The most common type of uterine cancer is endometrial cancer that occurs in the lining of the uterus. It occurs most often after menopause, however, it sometimes is diagnosed shortly before menopause.
Some of the symptoms of endometrial cancer include:
- Bleeding after menopause
- Spotting or bleeding in between periods
- Vaginal discharge (with or without blood)
- Pain during intercourse
- Difficulty with urination
- Pain during urination
- Pain in pelvic area
Abnormal bleeding can sometimes be mistaken for a symptom of menopause and ignored. Your doctor, however, will be able to determine if the bleeding you are experiencing is a symptom of menopause or if further testing is needed to determine the exact cause of the bleeding.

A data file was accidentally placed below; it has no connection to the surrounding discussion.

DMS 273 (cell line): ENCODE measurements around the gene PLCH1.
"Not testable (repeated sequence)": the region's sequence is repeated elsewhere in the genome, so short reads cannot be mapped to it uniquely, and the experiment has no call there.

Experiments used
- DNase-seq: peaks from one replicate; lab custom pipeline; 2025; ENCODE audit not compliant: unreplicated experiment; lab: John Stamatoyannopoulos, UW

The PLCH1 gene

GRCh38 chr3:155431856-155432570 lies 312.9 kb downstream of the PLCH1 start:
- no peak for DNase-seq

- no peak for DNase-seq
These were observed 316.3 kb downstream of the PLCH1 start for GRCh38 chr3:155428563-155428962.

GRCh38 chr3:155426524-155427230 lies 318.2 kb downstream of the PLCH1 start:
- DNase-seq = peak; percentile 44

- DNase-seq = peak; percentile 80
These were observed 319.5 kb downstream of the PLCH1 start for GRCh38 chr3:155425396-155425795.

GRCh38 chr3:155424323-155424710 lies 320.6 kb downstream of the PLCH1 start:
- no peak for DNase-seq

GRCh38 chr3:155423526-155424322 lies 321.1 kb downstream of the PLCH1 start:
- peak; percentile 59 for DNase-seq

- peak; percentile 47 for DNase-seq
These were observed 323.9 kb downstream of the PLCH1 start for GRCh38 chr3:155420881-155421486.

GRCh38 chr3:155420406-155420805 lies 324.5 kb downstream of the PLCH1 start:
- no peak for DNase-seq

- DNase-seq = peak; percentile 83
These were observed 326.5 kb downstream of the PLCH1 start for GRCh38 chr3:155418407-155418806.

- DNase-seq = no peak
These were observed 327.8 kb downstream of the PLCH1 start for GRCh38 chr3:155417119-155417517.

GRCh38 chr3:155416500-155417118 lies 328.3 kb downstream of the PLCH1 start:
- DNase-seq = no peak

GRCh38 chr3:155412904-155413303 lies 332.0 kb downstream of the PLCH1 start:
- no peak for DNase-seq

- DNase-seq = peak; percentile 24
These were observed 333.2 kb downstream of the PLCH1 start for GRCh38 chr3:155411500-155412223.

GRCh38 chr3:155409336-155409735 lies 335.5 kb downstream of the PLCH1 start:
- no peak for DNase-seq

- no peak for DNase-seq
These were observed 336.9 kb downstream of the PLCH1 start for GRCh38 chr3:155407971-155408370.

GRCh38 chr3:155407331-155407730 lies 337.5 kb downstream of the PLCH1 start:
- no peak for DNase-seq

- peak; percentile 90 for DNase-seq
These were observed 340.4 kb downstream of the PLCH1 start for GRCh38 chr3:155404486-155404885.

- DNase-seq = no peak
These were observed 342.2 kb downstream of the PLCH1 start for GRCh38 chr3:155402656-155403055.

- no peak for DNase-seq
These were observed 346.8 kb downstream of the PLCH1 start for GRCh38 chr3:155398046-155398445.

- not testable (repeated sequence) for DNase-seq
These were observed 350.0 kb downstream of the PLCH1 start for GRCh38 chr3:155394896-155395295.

It is essential to see a doctor for additional screening if you are experiencing any of these symptoms. Many times these symptoms are caused by another, less serious illness, but because early detection improves the chances of success of treatment, it is imperative to see your gynecologist.
Screening for endometrial cancer is not normally recommended unless you have a higher risk (hereditary). Annual, routine examinations and Pap smears do not detect endometrial cancer. Because of this, it is important for women to contact their doctor for any abnormal bleeding or other symptoms they may be experiencing.
Treatment for uterine, or endometrial cancer, is normally a hysterectomy.
“Cancer of the Uterus: Symptoms”, Updated 2002, Sept 16, National Cancer Institute
“Uterine Cancer”, 2008, Sept 19, Medline Plus
“What Are the Symptoms of Endometrial Cancer?”, 2006, Mar 16, Women’s Cancer Network
“Uterine Cancer Symptoms”, 2008, Cancer Treatment Centers of America